Side B has some great electronics manipulation with the emphasis on high-pitched frequency bursts. Sometimes it moves into bassy, crackling wall-ish territories, but it generally makes its way back towards those crunchy, sadomasochistic blasts of ear-piercing shrieks. Around the half-way mark, the track settles into an alarm-like shrill, complete with high-pitched stabs and frequent jagged twists until it comes to a “Roman Shower”-like squall of splitting feedback. Then, it moves into more mellowed territory with distorted vocal loops under hissy fuzz until atonal bells and more crushing fuzz kick in. Also of note is the more rhythmic aspect of this side, as it sometimes moves into vocals that are almost sing-songy in their looping. This side is definitely the harsher of the two, a sort of offering to the dark lord that Side A hinted at towards the end of its thirty-minute run, although it does maintain a lot of similar themes from Side A.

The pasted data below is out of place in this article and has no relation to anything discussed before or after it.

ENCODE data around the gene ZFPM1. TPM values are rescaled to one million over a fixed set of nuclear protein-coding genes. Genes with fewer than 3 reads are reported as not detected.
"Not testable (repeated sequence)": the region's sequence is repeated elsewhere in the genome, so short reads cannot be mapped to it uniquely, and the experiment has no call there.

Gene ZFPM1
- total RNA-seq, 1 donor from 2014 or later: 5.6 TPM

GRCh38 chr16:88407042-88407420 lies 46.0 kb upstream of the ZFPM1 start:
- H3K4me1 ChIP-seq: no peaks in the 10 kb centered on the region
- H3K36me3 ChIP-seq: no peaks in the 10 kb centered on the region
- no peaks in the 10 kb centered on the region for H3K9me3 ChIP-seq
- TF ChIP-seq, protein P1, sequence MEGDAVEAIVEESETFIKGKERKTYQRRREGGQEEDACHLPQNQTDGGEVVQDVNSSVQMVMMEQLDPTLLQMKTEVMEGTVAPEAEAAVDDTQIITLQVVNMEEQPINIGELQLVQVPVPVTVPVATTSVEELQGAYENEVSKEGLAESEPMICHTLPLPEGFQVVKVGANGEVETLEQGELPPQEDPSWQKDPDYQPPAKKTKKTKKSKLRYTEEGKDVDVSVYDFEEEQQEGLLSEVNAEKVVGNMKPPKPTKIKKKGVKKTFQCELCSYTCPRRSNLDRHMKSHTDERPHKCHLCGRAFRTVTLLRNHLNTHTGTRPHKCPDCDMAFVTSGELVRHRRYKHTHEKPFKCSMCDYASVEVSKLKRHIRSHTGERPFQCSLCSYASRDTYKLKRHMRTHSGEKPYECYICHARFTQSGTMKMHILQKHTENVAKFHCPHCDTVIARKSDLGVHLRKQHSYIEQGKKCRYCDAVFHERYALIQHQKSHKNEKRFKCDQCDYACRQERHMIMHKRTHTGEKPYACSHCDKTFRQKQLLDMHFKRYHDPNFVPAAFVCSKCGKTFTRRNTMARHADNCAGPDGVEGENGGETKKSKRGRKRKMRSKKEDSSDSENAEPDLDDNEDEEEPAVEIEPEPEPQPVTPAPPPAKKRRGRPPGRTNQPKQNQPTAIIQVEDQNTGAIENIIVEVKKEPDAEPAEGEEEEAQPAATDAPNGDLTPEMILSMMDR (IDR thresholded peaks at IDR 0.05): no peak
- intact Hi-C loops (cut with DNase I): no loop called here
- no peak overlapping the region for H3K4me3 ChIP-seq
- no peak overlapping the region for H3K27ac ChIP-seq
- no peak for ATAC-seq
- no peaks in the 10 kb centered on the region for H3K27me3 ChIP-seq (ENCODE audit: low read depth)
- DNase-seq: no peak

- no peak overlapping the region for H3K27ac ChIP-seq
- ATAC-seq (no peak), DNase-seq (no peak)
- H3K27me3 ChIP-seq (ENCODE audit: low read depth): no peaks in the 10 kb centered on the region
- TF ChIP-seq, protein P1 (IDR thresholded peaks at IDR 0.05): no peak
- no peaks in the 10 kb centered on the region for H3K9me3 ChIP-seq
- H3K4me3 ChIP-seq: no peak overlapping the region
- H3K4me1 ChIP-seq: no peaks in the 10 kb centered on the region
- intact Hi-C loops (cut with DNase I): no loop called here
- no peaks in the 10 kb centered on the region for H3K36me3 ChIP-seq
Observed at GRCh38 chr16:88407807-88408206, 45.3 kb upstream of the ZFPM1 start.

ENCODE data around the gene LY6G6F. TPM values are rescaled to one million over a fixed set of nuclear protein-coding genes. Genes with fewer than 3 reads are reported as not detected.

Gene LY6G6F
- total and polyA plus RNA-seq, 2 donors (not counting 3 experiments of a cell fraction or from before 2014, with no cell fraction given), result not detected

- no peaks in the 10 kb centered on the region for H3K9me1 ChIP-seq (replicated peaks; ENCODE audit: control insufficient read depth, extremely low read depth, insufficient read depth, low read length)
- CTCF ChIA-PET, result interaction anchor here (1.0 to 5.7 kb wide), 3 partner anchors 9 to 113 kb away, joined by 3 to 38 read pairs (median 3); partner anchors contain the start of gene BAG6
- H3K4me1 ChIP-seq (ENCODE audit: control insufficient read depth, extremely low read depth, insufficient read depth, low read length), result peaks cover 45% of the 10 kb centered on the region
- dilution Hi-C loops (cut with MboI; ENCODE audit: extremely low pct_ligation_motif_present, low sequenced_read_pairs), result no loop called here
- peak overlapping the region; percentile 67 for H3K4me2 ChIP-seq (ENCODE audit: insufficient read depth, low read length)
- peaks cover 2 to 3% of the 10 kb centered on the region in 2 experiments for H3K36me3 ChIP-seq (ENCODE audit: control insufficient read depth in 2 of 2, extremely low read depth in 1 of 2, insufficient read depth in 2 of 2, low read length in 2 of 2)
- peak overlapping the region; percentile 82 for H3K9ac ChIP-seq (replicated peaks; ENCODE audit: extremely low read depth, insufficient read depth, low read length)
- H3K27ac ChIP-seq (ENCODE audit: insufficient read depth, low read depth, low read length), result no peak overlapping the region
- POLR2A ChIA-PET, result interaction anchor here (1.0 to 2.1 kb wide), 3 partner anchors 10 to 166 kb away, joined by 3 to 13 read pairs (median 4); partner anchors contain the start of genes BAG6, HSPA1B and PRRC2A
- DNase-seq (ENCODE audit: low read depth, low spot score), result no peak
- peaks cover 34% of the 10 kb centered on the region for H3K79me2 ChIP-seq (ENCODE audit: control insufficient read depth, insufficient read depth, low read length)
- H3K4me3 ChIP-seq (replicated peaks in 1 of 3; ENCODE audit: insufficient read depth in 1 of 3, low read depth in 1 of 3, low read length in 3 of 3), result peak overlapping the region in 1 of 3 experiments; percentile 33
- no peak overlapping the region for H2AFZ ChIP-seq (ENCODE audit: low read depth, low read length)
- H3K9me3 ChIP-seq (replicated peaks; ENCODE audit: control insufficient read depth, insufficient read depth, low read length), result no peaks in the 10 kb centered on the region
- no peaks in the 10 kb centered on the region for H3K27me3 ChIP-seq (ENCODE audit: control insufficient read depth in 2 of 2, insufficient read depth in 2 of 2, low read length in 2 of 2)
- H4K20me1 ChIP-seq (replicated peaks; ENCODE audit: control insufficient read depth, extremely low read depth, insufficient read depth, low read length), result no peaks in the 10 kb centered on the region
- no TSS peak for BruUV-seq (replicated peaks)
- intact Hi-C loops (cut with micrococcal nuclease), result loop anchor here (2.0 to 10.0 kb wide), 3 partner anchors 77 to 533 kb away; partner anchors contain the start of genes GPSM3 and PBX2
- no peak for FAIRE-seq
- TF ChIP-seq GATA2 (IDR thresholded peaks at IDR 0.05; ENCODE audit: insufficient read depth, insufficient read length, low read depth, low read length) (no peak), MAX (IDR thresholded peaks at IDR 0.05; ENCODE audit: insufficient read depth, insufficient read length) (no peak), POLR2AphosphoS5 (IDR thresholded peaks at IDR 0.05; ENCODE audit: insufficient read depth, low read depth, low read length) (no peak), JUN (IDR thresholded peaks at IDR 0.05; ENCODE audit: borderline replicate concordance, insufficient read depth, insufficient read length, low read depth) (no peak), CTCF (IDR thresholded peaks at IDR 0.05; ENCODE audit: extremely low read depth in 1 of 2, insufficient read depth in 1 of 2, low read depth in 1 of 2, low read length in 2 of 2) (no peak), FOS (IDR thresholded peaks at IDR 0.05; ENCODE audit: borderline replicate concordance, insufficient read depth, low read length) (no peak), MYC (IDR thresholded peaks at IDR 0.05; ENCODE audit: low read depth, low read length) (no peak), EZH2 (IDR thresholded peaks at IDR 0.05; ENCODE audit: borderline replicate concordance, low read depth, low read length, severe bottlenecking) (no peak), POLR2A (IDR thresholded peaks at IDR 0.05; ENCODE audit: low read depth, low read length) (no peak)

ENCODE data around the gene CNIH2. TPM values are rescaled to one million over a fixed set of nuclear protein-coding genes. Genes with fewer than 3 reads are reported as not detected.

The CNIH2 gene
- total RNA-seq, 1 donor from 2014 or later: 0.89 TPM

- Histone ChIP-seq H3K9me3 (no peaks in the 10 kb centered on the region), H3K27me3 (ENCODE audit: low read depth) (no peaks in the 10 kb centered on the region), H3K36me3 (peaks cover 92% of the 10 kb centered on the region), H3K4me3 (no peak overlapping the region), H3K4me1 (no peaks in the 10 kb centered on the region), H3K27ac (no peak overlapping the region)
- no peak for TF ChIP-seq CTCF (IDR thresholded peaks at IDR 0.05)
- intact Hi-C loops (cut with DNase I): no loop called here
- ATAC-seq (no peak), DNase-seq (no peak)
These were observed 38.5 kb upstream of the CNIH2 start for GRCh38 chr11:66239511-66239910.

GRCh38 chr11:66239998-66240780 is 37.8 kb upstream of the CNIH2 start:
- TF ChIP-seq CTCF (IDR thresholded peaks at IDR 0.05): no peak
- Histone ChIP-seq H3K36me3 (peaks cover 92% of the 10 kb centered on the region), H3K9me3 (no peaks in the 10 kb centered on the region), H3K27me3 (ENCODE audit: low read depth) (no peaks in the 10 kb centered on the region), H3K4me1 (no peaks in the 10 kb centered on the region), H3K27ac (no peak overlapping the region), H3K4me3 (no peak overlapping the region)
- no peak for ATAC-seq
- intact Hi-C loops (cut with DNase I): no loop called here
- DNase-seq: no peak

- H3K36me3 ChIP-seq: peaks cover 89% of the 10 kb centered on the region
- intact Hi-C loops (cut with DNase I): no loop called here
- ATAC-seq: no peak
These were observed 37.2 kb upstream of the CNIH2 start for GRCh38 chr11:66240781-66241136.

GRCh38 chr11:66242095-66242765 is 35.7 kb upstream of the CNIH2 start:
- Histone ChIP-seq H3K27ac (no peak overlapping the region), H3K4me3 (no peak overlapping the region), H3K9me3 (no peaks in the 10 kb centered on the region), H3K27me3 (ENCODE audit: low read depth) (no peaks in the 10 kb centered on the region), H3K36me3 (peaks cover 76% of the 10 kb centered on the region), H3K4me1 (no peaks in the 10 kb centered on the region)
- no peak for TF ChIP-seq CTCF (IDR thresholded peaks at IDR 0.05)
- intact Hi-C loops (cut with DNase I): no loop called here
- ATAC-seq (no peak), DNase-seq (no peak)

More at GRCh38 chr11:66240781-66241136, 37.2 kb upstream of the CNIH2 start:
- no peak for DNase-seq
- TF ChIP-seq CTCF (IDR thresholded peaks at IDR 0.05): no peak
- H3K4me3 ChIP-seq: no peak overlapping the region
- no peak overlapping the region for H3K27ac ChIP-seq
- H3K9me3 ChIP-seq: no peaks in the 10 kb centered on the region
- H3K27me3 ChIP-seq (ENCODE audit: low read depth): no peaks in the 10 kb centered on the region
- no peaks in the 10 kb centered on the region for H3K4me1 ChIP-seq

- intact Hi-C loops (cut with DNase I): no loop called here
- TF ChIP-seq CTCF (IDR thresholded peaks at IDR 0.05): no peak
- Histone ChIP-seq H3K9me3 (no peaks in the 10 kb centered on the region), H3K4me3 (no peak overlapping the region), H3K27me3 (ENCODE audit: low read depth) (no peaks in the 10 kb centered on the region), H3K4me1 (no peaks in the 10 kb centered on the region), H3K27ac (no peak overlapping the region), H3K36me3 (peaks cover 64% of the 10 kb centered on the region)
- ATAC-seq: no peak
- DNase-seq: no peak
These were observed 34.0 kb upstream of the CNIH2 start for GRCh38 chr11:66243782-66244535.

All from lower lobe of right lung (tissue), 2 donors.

Our Dark Lord is a very enjoyable cassette featuring a lot of high-end feedback. It’s great for people who love that kind of thing (namely myself), but those who find sharp squeals a little out of their frequency range might not dig as much. However, this C60 shows off a lot of Dim Dusk Moving Gloom’s variety; though the tape never sticks to one set soundpiece for too long, a lot of restraint is shown – rather than continuously move the tracks on a never-ending set of new noises, Lloyd brings each piece back around to its overarching theme, a circular device that traps the listener into the bountiful 60 minute runtime due to the tape’s connectivity.

Have the release yourself via the artist’s download link.